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Two Fingers Instrumentals Review

Album. Released 2009.  

BBC Review

Allows the cerebral production to breathe and be beheld in an entirely new light.

Adam Kennedy 2009

In ordinary hands the wordless re-rub is an oft trodden, rarely perfected hip hop route to flog a few extra units to DJs and half-inching mixtape rappers in search of backing tracks. But collaborative tryst Two Fingers were never truly operating inside hip hop’s accepted parameters on their remarkable 2009 self-titled debut album, assuring in advance this instrumental version is far from a lazy studio exercise in deleting vocal tracks.

Instead of paring the original record down, the dual production minds behind the project – Doubleclick and sometime fellow Brighton resident, intimidatingly talented Brazilian nomad Amon Tobin – have expanded Two Fingers the album into a 22-track monster. Throwing down another 10 voice-bereft new cuts so integrated with their pre-existing counterparts that the untrained ear couldn’t differentiate, the latter tunes do create something of a strange paradox.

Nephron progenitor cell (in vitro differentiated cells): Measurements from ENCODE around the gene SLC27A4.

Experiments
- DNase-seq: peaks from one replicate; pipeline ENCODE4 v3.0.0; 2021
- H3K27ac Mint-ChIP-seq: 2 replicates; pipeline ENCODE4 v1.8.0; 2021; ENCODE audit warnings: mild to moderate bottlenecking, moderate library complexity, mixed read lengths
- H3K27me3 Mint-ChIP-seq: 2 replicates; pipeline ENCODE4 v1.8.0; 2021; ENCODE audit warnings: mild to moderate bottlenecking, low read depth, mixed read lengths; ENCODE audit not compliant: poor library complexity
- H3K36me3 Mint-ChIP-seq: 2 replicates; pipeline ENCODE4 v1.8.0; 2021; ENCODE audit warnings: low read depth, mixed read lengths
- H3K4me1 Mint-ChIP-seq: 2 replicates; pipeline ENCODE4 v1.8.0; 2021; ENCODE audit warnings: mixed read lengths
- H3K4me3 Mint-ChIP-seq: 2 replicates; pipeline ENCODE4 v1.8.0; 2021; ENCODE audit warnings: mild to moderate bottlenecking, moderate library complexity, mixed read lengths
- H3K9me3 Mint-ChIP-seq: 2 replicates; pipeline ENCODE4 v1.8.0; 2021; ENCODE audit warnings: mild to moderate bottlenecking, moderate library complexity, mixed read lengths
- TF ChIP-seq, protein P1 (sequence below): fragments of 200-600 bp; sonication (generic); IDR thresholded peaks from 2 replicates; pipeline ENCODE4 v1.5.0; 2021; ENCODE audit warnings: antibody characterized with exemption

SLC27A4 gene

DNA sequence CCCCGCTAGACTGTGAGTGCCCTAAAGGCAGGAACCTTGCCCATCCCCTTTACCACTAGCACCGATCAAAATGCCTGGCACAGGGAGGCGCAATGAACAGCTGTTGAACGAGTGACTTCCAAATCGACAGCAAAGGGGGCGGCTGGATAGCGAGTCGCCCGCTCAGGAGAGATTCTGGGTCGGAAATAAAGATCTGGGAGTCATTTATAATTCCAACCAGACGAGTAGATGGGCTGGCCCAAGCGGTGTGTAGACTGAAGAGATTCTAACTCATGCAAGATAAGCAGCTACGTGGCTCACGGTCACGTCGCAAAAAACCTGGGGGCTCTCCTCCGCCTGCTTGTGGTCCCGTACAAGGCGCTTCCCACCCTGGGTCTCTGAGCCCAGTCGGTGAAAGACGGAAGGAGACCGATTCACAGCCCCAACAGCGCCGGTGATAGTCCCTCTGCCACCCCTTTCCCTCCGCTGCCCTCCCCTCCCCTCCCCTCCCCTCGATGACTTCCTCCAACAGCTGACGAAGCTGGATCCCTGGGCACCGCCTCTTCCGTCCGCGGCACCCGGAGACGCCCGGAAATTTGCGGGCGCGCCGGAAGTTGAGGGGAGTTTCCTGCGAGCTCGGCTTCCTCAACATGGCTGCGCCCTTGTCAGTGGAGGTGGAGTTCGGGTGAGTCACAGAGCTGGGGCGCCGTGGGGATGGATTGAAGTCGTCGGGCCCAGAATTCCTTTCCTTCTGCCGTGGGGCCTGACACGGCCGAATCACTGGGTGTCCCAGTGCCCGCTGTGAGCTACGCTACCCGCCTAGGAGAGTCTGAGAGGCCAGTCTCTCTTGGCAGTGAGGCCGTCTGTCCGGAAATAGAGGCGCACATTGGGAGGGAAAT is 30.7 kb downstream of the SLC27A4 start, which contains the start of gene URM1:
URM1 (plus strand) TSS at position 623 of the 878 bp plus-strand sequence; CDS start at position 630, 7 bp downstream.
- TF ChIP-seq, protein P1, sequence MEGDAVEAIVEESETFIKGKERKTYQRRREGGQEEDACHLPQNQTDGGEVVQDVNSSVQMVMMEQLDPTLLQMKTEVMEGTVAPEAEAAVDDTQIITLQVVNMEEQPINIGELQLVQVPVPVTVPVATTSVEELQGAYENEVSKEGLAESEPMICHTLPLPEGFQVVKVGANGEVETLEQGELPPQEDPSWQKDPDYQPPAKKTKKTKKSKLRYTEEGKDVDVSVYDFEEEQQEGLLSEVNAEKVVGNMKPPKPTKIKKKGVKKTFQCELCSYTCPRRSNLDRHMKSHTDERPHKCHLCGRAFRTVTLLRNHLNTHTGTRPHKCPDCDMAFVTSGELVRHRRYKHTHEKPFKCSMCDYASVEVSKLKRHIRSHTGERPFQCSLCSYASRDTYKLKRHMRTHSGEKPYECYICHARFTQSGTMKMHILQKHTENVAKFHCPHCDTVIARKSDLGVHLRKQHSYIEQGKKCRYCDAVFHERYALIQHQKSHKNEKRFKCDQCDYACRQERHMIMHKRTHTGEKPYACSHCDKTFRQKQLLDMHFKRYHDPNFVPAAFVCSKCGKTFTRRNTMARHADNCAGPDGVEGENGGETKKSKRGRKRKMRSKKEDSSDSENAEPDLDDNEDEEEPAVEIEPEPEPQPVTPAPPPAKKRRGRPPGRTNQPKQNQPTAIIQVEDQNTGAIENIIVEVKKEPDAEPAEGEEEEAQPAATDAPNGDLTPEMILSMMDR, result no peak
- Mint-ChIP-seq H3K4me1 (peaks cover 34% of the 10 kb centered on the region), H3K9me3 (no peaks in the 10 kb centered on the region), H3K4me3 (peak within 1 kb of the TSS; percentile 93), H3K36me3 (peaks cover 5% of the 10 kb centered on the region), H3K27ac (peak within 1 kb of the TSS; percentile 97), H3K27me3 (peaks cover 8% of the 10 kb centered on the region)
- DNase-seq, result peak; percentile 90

A consistent feature of Amon Tobin’s recorded history – peaking with incredible darkly cinematic doubly whammy Foley Room (2007) and videogame soundtrack Chaos Theory (2005) – is that the very last thing his forward-thinking master classes in beat-making require is absolutely anybody jabbering over the top.

Yet here, with the original record’s prime verbal focus, celebrated grimy London rhymer Sway, conspicuous by his absence, it’s impossible to ignore that vital parts of the aural jigsaw are missing. That selfsame freed air, however, allows the mightily cerebral production to breathe and be beheld in an entirely new, shining light.

Categorisation is only invited in fleeing doses. Signature glitching trip hop intent creeps vine-like across thwacking bass frequencies, yawning chasms of surround-sound samples and even, on the Not Perfect instrumental, claustrophobic stairwell downbeat introspection reminiscent of secretive dubstepper Burial.

It’s the instrumental of former single That Girl that signals a moment of pivotal insight, though, heralding a realisation that the pair possess potential as go-to producers for almost any act of electronic persuasion on the planet. Because its uncharacteristically up-tempo hip-shifting pop nous betrays that there is a lot more to, in particular, Tobin than constructing soundscapes to accompany the death knell of civilisation.

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